Becoming a More Sensible Evidentialist about Jesus - Stephen Wykstra lecture Aug. 22 https://t.co/Ofq9GfxUwK
The many resurrections of Chinese Christianity https://t.co/XXvKByoVkX Philip Jenkins @ChristianCent @iandenisjohnson
Russell Moore at #Baylor on Sept. 5, 3:30 - Is There a Future For Evangelical Cultural Engagement? https://t.co/MP4z4auWRv @drmoore
Check out the website for the newly-launched Baylor Center on Christian Philosophy https://t.co/DMvtVHqDhk
Rescuing Syriac Manuscripts in Iraq - The ASOR Blog https://t.co/wHcMzptt7d
Verdict on first religious freedom report under Trump: Great rhetoric, what do we do? https://t.co/cCiHXRhmGB @Crux @RFInstitute
Saving Christians from Genocide | William Doino Jr. | @firstthingsmag https://t.co/KNdvWKNNej
Russell Moore at #Baylor on Sept. 5, 3:30 - Is There a Future For Evangelical Cultural Engagement? https://t.co/MplHdi9FWW
Baylor Launches Center for Christian Philosophy | #Baylor University https://t.co/aRXOb93cuT via @baylorumedia
On white southern women who received publicity as "Christian athletes" well before Title IX https://t.co/mu7F8koPEs @sportianity @p_emory

Hodge, David R.

Senior Fellow, Spirituality
Arizona State University
Email David R. Hodge
David R. Hodge, MSW, PhD, is a Professor in the School of Social Work at Arizona State University and a Senior Nonresident Fellow at the University of Pennsylvania’s Program for Research on Religion and Urban Civil Society. He is also a Nonresident Scholar at the Center for Spirituality, Theology and Health, at the Center for Aging at Duke University Medical Center.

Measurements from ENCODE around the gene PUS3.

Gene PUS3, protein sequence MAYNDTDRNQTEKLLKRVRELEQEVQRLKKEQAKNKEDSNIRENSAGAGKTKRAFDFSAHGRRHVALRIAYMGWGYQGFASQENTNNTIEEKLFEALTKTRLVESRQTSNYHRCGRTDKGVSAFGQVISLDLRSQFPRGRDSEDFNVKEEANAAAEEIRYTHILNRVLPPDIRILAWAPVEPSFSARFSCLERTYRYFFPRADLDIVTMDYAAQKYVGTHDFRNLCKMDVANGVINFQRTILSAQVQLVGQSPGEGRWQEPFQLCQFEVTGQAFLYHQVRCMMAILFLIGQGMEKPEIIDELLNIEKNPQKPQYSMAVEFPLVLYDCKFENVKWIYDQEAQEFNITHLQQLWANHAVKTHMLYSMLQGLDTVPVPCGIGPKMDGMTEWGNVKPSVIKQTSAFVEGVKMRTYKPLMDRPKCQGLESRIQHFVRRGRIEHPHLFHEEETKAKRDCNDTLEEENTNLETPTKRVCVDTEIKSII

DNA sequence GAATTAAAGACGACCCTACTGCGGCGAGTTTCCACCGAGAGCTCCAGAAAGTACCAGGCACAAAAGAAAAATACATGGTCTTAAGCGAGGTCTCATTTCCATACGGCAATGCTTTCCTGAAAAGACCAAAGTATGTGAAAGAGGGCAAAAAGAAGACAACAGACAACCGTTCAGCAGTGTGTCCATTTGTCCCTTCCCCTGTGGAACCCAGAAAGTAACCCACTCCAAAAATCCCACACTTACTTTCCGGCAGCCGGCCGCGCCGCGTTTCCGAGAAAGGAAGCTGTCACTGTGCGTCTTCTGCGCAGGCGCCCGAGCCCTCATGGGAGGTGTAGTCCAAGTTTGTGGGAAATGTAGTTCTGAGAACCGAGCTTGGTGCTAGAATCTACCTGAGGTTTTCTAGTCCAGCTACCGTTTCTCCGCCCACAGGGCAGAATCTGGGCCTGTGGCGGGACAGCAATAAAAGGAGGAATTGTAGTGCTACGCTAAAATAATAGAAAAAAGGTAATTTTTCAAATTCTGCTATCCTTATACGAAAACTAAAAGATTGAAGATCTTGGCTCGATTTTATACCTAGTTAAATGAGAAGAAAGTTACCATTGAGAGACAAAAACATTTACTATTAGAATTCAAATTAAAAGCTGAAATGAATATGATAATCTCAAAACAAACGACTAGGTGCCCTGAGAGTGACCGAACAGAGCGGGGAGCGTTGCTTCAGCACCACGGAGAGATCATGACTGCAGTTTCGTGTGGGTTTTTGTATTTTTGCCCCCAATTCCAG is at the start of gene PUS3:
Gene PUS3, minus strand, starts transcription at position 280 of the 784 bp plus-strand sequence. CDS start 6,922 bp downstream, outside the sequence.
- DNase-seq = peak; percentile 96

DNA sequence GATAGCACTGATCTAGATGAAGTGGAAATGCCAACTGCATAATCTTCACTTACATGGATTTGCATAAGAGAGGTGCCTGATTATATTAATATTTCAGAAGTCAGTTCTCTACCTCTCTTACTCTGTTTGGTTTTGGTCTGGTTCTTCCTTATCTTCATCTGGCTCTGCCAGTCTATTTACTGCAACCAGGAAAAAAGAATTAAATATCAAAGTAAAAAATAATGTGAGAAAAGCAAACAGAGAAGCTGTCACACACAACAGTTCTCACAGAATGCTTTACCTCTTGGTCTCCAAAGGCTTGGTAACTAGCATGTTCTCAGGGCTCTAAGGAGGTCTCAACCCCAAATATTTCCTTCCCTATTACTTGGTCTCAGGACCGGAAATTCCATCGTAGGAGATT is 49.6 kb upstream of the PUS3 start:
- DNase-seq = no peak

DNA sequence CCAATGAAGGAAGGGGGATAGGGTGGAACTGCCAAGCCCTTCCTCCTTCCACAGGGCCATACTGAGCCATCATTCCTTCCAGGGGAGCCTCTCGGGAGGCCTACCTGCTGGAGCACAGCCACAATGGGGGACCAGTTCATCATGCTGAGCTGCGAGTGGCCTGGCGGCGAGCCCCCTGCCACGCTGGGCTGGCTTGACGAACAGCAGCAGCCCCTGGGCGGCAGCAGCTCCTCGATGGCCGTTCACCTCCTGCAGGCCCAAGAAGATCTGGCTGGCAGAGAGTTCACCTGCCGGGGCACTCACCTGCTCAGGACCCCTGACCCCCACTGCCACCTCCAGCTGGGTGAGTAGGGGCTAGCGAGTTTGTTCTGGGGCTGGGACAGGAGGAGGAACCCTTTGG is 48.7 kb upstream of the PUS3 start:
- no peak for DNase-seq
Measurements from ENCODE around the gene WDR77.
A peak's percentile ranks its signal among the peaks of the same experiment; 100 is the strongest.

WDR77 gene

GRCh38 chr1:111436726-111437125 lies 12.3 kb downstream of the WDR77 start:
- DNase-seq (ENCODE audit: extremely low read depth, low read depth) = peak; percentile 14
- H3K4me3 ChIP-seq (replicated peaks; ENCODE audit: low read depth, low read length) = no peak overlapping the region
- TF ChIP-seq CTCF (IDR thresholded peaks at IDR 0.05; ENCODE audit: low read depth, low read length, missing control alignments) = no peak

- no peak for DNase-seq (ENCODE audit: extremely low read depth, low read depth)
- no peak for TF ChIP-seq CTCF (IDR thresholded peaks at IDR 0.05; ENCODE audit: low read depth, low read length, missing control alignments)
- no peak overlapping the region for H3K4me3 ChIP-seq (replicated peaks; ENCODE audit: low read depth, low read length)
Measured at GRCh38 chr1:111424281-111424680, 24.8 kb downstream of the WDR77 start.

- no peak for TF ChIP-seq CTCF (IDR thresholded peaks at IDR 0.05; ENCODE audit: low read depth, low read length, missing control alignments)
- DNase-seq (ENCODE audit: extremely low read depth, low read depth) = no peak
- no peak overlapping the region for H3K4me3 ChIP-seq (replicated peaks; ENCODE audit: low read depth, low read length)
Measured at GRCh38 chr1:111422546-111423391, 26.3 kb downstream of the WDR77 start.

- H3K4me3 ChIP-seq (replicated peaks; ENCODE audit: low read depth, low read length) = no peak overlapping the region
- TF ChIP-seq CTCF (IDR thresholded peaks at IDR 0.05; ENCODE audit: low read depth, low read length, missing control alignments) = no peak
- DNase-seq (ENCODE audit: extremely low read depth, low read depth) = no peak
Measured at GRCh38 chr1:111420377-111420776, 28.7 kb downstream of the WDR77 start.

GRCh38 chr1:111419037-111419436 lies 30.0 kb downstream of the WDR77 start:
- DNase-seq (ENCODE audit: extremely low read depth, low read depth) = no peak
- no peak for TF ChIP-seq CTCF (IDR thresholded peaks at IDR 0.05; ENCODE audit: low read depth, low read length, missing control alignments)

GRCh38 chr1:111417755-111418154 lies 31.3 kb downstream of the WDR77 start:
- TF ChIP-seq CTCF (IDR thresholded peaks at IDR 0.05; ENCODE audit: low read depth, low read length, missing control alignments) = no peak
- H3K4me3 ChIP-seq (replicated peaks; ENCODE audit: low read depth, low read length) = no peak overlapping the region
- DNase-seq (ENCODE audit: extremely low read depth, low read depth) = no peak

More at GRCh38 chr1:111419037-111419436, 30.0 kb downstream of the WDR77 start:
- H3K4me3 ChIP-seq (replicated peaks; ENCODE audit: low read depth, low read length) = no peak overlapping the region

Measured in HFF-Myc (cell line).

Dr. Hodge’s research interests include spirituality, religion, and culture. More specifically, his scholarship focuses on: 1) spiritual assessment in clinical settings, 2) cultural competence, particularly with people from diverse spiritual traditions, 3) interventions that operationalize clients’ spiritual, religious, and cultural strengths, 4) the measurement of spirituality and related constructs, and 5) the relationship between spirituality and health outcomes across the lifespan, particularly among disadvantaged populations, such as American Indians, Latinos, older adults, survivors of trafficking, etc. His latest book is titled Spiritual assessment in social work and mental health practice (Columbia University Press, 2015).

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